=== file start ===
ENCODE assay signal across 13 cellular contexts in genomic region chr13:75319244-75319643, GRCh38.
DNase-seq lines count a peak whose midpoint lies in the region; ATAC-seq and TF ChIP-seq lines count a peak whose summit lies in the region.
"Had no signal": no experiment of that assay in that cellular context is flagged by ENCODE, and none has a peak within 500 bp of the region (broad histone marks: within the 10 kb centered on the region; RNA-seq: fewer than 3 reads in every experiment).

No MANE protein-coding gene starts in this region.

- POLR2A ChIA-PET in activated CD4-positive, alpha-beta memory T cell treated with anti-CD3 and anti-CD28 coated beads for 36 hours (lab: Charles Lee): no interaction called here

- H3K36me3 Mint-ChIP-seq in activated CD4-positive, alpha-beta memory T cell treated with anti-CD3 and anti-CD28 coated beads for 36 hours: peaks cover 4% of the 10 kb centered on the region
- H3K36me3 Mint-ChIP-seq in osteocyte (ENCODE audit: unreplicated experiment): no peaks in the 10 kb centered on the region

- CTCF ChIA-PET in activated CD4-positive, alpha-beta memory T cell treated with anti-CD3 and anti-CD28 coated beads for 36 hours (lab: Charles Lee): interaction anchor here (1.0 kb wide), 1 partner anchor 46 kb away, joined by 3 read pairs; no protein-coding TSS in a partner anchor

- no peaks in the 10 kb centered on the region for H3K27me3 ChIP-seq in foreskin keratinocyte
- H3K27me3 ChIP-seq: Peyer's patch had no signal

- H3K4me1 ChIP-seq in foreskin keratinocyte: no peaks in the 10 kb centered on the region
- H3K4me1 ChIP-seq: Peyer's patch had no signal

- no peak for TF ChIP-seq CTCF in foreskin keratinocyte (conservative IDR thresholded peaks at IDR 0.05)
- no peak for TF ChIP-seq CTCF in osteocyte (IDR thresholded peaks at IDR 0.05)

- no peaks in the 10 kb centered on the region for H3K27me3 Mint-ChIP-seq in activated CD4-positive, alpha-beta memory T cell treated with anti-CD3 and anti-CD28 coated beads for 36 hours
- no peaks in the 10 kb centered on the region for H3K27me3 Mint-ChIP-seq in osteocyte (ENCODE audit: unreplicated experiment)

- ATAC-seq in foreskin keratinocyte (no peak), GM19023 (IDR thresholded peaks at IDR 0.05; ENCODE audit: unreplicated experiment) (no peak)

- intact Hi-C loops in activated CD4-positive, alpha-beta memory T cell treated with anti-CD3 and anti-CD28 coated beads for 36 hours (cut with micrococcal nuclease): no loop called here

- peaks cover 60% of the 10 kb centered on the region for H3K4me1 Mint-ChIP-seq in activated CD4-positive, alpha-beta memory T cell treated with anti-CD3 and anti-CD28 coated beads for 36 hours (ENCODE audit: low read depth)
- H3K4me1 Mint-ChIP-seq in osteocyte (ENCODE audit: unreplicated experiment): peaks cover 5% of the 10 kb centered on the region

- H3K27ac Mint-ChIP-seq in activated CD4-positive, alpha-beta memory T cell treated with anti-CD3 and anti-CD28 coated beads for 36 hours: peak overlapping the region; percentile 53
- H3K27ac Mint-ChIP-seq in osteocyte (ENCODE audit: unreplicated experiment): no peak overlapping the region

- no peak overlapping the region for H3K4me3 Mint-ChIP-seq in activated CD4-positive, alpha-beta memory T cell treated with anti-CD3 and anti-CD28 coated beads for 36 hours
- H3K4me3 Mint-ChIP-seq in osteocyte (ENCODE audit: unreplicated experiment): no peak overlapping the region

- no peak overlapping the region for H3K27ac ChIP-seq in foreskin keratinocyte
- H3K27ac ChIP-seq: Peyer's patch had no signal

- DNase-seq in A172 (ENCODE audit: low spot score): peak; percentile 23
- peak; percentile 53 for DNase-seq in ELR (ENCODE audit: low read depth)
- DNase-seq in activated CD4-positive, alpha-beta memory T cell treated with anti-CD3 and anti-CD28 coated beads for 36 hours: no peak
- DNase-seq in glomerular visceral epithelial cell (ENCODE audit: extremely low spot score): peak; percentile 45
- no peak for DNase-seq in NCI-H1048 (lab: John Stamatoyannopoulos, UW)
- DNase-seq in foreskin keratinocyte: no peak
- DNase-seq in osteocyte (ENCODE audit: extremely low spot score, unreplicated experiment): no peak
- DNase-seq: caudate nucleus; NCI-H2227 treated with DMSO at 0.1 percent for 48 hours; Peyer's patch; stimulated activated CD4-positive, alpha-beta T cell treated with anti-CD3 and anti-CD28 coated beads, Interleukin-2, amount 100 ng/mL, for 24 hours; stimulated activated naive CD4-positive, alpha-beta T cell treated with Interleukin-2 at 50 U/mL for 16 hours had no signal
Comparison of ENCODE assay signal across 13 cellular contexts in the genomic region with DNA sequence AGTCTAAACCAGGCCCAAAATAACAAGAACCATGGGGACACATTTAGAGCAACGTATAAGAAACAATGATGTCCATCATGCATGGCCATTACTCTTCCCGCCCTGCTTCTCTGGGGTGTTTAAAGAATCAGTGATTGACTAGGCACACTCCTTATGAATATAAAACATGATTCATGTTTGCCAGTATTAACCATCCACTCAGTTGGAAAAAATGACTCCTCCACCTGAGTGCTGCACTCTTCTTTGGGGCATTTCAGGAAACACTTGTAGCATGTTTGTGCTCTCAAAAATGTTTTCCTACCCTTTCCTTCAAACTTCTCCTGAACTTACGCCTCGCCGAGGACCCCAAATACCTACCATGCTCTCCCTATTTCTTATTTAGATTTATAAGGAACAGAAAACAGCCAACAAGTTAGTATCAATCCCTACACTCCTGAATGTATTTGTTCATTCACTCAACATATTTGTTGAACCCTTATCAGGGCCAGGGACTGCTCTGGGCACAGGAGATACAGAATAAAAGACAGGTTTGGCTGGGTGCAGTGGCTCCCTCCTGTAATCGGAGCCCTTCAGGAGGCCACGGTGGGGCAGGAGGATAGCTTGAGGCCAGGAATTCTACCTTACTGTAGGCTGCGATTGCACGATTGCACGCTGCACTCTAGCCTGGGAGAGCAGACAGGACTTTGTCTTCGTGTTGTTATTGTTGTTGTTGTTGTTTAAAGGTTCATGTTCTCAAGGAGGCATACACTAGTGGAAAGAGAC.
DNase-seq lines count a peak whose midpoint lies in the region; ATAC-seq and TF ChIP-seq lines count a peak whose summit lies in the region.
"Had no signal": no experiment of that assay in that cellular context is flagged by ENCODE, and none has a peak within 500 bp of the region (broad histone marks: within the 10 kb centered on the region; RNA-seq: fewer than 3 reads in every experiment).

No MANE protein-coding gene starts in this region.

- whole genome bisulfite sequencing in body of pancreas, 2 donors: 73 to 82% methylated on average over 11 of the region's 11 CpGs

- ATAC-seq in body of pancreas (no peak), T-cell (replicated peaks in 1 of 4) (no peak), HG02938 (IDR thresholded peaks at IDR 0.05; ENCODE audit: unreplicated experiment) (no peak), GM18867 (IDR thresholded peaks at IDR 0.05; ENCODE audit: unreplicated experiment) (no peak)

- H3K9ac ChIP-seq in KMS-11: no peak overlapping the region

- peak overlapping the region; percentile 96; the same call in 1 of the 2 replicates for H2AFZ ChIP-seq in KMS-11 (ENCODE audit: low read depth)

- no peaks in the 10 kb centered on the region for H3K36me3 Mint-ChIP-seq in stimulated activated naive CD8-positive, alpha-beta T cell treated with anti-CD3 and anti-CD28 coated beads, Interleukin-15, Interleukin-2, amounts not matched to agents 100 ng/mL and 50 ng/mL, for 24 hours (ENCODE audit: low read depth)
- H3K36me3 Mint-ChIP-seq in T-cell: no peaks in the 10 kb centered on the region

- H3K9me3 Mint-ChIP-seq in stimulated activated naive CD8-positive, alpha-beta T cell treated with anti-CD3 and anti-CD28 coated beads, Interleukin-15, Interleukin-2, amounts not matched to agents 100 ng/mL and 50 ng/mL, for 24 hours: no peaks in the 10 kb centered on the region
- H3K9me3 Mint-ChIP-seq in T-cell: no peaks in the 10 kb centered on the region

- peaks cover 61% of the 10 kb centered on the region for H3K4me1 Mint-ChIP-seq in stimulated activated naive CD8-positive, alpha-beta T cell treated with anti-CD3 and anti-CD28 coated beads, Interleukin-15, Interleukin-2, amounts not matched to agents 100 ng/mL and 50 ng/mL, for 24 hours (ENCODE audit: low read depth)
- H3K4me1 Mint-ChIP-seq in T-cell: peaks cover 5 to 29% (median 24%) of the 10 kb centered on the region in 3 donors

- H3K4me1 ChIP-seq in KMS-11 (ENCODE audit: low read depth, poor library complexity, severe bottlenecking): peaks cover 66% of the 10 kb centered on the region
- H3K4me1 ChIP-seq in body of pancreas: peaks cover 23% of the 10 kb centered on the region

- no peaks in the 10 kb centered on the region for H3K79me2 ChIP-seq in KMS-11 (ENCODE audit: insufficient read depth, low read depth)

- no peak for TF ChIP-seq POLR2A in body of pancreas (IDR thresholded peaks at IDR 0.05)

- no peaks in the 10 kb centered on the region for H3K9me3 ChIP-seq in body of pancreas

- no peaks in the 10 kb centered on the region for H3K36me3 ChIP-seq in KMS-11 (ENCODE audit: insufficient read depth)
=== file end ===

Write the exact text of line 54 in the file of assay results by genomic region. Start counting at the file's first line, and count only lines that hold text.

- no peaks in the 10 kb centered on the region for H3K36me3 ChIP-seq in KMS-11 (ENCODE audit: insufficient read depth)